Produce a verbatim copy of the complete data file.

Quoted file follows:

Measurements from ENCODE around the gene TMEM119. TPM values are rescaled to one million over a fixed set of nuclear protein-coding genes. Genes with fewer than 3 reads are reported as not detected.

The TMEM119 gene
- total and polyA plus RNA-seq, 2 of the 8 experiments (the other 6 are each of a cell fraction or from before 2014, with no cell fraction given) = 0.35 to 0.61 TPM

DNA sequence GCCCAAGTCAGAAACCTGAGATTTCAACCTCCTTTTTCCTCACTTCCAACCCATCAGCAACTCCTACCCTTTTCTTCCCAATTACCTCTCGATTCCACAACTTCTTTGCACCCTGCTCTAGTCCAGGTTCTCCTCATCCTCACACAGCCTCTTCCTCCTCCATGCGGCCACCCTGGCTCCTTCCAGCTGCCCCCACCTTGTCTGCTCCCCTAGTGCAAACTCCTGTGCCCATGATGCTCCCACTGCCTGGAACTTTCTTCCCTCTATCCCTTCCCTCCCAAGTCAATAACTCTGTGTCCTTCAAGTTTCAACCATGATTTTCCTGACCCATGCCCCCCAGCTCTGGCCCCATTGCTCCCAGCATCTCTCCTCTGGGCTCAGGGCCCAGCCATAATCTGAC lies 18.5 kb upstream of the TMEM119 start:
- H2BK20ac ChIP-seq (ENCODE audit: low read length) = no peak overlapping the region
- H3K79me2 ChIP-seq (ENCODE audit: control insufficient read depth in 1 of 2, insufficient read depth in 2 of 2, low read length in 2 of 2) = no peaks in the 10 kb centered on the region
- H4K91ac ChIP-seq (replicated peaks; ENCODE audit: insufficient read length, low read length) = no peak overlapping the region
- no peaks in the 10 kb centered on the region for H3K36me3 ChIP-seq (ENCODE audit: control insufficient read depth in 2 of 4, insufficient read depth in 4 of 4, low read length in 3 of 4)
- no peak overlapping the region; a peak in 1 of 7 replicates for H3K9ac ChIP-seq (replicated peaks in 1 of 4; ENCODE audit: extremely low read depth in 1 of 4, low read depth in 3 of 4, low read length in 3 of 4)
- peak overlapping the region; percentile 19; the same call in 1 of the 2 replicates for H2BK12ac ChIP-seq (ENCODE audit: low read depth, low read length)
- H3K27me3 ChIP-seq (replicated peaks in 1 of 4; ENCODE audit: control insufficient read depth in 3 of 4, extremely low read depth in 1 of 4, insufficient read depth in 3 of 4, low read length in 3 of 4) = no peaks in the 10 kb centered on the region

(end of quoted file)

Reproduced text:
Measurements from ENCODE around the gene TMEM119. TPM values are rescaled to one million over a fixed set of nuclear protein-coding genes. Genes with fewer than 3 reads are reported as not detected.

The TMEM119 gene
- total and polyA plus RNA-seq, 2 of the 8 experiments (the other 6 are each of a cell fraction or from before 2014, with no cell fraction given) = 0.35 to 0.61 TPM

DNA sequence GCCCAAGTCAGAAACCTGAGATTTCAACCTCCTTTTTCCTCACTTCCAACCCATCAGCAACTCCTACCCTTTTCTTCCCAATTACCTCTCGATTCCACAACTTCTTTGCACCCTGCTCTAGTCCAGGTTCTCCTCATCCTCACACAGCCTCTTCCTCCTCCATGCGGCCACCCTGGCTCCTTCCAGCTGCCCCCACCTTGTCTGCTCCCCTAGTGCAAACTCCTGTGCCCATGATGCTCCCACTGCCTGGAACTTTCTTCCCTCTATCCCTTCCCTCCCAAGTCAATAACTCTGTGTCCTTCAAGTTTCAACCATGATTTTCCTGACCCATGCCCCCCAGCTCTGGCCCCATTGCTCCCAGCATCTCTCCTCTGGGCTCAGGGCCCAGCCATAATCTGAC lies 18.5 kb upstream of the TMEM119 start:
- H2BK20ac ChIP-seq (ENCODE audit: low read length) = no peak overlapping the region
- H3K79me2 ChIP-seq (ENCODE audit: control insufficient read depth in 1 of 2, insufficient read depth in 2 of 2, low read length in 2 of 2) = no peaks in the 10 kb centered on the region
- H4K91ac ChIP-seq (replicated peaks; ENCODE audit: insufficient read length, low read length) = no peak overlapping the region
- no peaks in the 10 kb centered on the region for H3K36me3 ChIP-seq (ENCODE audit: control insufficient read depth in 2 of 4, insufficient read depth in 4 of 4, low read length in 3 of 4)
- no peak overlapping the region; a peak in 1 of 7 replicates for H3K9ac ChIP-seq (replicated peaks in 1 of 4; ENCODE audit: extremely low read depth in 1 of 4, low read depth in 3 of 4, low read length in 3 of 4)
- peak overlapping the region; percentile 19; the same call in 1 of the 2 replicates for H2BK12ac ChIP-seq (ENCODE audit: low read depth, low read length)
- H3K27me3 ChIP-seq (replicated peaks in 1 of 4; ENCODE audit: control insufficient read depth in 3 of 4, extremely low read depth in 1 of 4, insufficient read depth in 3 of 4, low read length in 3 of 4) = no peaks in the 10 kb centered on the region